Book Review: The Ministry of Utmost Happiness

Let’s begin with what is to be said at the end. There is a certain bewildering sense of acknowledgement that this book can’t be reviewed in terms of common nuances related to plot lines and character development, which are usual in case of a novel. One can see that Roy has an exceptional craftsmanship but its resulting art is something you would gawk at with a scrunched up face, because there are elements which would leave you emotionally drained and then there are others which are plain awkward.

The Ministry of Utmost Happiness has one of the most beautiful beginnings, with allusions and metaphors and motifs and motives, clearly etched in every single word. It sets a certain mood which unfortunately doesn’t last. The poetic prose is something to cherish all through the book indeed, just that it comes heavy handed sometimes.

The storyline follows the trajectory of contemporary India, from the streets of old Delhi and activism hub of Jantar Mantar to war-torn and militarized Kashmir valley and the lush tribal forests of Central India. It seems to work out an interwoven tale of characters who are seeped in the political ideology of the author. Emotions are parlayed in favor of politics and politics is parlayed in favor of preaching in its exploration.

The characters work well enough – the Hijra, Anjum and the eccentric architect/activist/traitor, Tilottama or Tilo (modeled after the author herself) have gripping tales of pain and coming of age and political maturity, while the secondary characters create the interconnecting web through their identification as a Dalit masquerading as a Muslim, a Kashmiri militant, a civil servant, a charismatic reporter, a military commander, an Imam confidante, et al – it’s still burdensome to encompass the depth of such important issues like military occupancy, tribal rights, caste conflict, religious fundamentalism, third gender struggle in one piece of text even through such myriad characters, so much so that it just comes out hollow.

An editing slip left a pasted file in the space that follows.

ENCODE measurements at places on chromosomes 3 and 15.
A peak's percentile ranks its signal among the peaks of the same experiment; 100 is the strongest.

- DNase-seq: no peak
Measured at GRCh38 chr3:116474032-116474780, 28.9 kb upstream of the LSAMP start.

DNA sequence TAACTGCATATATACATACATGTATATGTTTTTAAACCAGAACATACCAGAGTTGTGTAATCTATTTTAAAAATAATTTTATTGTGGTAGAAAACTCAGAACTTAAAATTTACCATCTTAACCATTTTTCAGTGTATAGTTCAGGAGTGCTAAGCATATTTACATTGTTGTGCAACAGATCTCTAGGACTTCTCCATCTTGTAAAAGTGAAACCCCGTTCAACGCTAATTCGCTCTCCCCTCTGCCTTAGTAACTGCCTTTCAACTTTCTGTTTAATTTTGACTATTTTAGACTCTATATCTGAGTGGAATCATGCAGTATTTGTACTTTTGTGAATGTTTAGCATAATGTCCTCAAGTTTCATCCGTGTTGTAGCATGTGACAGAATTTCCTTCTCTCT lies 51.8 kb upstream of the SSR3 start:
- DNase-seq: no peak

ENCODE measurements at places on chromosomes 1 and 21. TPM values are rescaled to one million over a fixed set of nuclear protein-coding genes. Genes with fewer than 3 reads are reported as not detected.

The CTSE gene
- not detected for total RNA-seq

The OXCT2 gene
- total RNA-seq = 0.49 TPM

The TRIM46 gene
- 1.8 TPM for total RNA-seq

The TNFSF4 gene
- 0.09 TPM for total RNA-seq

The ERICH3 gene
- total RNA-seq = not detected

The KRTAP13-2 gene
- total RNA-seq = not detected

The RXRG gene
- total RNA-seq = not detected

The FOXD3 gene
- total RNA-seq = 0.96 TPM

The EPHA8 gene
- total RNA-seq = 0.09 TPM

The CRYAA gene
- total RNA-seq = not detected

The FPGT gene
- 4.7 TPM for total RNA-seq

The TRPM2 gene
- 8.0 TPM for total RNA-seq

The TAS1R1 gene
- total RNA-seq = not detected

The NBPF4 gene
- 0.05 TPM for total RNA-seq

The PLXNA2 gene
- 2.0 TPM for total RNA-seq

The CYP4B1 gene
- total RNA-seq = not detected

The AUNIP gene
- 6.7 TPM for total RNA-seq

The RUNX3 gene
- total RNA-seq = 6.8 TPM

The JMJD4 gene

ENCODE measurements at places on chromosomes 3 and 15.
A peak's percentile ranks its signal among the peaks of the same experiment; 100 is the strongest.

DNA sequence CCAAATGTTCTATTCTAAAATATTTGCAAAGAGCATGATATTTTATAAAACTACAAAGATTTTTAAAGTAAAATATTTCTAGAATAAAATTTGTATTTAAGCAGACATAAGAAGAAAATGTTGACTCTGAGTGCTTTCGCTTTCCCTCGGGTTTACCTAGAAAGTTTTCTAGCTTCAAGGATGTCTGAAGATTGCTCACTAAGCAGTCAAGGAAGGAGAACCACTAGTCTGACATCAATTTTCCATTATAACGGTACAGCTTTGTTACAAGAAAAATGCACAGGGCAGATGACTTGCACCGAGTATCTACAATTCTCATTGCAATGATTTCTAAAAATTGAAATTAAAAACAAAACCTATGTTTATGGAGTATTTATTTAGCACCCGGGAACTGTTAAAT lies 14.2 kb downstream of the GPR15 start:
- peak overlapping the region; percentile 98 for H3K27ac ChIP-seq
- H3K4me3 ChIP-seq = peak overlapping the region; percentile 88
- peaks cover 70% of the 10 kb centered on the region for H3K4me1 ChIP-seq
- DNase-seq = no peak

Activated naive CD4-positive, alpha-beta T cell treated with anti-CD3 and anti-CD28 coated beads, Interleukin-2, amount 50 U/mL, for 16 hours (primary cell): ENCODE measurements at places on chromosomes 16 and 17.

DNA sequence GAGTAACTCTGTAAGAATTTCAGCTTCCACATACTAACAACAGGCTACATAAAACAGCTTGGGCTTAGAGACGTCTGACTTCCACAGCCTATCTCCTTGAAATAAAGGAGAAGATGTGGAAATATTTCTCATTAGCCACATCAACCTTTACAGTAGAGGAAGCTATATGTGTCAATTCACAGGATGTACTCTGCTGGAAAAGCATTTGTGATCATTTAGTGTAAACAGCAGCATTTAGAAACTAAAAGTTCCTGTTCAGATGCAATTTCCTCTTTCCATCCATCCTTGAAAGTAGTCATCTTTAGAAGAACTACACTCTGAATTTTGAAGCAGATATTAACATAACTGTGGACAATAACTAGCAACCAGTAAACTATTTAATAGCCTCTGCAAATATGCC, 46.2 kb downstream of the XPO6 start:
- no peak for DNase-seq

With such writing devices as letters and random scribbles on pages and manifestos and poetry, all the tropes succeed to some degree in telling a shattered story. But it’s not by slowly becoming everything or even everybody.

It’s a good book but it could have been something so profound – how though – it is hard to tell. That “lack of” though just can’t be overlooked and that undoes wherever it was headed.